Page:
“It never matters what you’re wearing if you practice with your heart,” said Ms. Suh (at left). “You all come in, you all commit.” Still, in an ultra-hot room, Ms. Suh said, it was helpful to have clothes that did not ride up or slip off, and could withstand the wear of a daily class.
And so The New York Times dives deep into the trenches of today’s sticky news: What on earth do we wear to HOT yoga class? (or Bikram, you know, whichever). Thank goodness the steadfast reporters of the NYT have come to our rescue with product reviews to answer our problems, accompanied by a pretty slideshow (definitely a slow news week). Featured brands include: yogabela, lulu, shakti activewear, and gear like Manduka mats and Yogitoes skidless towels, and not everything gets a rave review. Oh and sorry guys, you’re still out of luck, these hot skimpy yoga clothes are only for the ladies (unless you’re into that sort of thing, we won’t judge).
Though we’re not huge fans of the string bikini yoga attire ourselves (too much slipping and sliding in sweatiness), we understand it gets pretty hot in 105 degrees and you might need something easier to move around in…like underwear. Seriously, some of the clothes are so tiny we have to wonder, where’s the naked Bikram yoga? It’s a hot trend…someone copyright and franchise it asap!
[Photo: Evan Sung for The New York Times]
Earlier…Celebs Orgy Around Nude Yoga, A Nudie Bootie Gimmick
Personally, I’ve always found short shorts in a hot and sweaty room make it very hard to hold positions like vrkasana – coz every surface of the body is covered in sweat. Skin on skin is slippery, so its always good to have some fabric in between, I reckon…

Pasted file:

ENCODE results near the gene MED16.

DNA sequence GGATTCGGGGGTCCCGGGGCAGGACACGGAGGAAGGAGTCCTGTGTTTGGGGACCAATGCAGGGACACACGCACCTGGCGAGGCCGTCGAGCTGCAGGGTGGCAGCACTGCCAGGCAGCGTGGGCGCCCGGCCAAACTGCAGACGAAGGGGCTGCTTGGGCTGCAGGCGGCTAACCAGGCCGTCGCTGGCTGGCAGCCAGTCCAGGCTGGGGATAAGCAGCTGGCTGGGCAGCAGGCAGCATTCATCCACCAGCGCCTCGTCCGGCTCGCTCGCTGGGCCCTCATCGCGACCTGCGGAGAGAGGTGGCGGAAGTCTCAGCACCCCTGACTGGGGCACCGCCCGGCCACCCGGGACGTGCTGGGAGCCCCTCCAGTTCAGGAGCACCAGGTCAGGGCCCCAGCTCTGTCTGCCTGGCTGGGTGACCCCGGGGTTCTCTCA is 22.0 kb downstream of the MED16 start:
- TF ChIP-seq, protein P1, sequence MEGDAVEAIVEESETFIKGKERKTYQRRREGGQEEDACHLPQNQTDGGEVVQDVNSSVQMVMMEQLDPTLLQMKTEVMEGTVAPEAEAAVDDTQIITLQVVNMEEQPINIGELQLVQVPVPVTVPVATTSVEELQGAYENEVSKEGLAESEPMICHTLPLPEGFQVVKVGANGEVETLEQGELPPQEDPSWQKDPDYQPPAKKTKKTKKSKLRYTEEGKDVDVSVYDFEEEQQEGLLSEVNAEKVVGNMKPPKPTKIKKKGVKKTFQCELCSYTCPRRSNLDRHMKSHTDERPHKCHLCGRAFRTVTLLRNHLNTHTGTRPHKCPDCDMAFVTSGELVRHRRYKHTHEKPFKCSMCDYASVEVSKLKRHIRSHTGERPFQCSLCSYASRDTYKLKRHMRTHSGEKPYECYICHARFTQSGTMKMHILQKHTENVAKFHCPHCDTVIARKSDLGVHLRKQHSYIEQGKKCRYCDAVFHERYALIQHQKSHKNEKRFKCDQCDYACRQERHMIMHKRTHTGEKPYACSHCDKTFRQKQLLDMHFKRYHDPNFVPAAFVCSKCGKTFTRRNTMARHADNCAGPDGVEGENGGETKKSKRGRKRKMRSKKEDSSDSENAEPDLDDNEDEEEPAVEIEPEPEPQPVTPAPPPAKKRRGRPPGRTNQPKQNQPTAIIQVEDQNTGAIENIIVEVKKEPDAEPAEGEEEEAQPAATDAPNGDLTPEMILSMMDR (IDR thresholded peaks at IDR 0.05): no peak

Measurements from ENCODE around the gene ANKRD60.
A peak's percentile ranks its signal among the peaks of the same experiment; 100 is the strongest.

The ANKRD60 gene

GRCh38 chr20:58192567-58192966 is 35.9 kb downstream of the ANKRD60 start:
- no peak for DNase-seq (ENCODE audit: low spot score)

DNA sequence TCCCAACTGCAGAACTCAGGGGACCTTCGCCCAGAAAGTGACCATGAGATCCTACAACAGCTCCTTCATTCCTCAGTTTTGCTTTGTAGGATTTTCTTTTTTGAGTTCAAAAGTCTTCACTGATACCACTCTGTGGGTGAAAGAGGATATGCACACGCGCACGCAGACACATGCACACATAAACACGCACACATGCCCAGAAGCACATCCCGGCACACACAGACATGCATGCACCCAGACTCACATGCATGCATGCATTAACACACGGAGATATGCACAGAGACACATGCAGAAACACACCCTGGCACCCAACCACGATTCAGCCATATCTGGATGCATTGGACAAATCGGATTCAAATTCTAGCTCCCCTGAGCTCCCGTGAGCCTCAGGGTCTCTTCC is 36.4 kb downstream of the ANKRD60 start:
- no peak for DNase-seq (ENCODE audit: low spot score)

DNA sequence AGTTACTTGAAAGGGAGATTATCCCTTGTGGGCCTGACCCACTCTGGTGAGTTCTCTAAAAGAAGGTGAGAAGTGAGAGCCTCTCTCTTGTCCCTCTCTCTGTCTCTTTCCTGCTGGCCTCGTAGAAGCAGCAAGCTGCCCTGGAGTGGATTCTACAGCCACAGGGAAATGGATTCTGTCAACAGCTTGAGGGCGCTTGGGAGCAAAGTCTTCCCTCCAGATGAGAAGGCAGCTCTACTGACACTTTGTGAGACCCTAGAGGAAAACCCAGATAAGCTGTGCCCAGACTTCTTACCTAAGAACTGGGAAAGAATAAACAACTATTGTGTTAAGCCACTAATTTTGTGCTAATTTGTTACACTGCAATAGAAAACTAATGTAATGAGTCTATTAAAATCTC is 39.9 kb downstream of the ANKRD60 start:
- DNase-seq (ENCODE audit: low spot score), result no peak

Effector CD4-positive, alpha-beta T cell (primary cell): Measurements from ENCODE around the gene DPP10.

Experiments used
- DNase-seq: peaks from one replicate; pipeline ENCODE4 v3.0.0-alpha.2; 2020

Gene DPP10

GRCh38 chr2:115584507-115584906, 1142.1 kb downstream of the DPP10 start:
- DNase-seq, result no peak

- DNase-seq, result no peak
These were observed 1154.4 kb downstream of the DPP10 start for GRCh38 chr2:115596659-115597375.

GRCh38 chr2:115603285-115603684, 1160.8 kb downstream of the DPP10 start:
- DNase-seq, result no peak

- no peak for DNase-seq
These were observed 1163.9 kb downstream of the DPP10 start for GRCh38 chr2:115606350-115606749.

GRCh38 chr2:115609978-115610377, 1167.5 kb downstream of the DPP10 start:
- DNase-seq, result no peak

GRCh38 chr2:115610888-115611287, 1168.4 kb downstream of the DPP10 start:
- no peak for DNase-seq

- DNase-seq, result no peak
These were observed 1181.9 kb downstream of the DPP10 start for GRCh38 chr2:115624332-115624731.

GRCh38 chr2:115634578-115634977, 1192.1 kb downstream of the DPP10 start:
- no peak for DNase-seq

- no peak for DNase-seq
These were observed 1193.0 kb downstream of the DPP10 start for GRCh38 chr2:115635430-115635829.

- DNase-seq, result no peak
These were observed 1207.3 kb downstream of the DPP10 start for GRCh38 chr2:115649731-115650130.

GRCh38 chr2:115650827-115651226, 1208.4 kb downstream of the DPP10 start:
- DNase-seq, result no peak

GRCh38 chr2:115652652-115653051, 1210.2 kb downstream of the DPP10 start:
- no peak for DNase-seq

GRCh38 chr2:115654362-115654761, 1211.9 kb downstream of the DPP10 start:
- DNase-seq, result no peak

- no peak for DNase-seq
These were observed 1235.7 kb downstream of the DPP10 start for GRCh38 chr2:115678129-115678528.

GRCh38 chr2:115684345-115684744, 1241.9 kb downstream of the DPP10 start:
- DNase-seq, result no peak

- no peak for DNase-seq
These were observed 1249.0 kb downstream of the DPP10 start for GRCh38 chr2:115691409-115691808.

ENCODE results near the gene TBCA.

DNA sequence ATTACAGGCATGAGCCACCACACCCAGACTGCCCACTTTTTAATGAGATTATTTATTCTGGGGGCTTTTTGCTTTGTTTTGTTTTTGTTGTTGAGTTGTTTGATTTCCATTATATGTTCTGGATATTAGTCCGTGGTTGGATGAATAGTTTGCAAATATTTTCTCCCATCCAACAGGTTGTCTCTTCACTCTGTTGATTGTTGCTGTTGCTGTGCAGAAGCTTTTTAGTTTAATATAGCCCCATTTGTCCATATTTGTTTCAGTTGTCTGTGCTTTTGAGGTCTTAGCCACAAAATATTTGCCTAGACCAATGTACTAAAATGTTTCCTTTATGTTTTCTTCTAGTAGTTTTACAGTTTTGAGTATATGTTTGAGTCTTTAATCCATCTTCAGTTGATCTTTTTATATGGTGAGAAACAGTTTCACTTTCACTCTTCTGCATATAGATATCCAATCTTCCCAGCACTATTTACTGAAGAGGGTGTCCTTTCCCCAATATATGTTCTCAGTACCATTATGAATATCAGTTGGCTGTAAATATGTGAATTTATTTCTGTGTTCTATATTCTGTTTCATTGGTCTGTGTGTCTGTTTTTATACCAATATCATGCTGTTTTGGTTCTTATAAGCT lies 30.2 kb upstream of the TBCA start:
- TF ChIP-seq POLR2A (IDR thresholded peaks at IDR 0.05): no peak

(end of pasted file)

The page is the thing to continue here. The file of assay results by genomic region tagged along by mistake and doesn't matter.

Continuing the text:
That’s balls. If you do not have “skin on skin” then you are relying on a “prop” instead of your strength.
Balls to you too, friend. Not everyone enjoys the skin on skin slippery feeling! And unless you are about to tell me that you do all of your yoga without any props whatsoever (including a mat) then perhaps try being less offensive in your comments, eh what?
Regarding the skin-on-skin issue, I must add that I find skin on skin to produce less slippage. To me, vrksasana is easier if your foot rests on bare thigh rather than slick spandex; bakasana is easier if your knees press against bare arms rather than slippery sleeves.
But maybe that’s because I do not practice Bikram yoga and so I’m not drenched and dripping…
@Yoga Spy I don’t do Bikram, but my constitution (or perhaps my dosha imbalance!) sees me sweating at the drop of a hat. So, I’m always drenched in sweat from yoga class, unless its a very passive restorative class. Sigh…
Guess the thing is, everyone is different. And making a claim that one way is better than another, without walking a mile in someone else’s sweat is y’know… what do they say about moccasins again?
Yes Svasti, I do use a mat but only to keep the sweat from my balls off the carpet. Namaste.
What’s that YB, not strong enough to keep your balls from scraping on the ground? Or is it just that you have really, really short legs? Namaste to you, oh sweaty-groined one!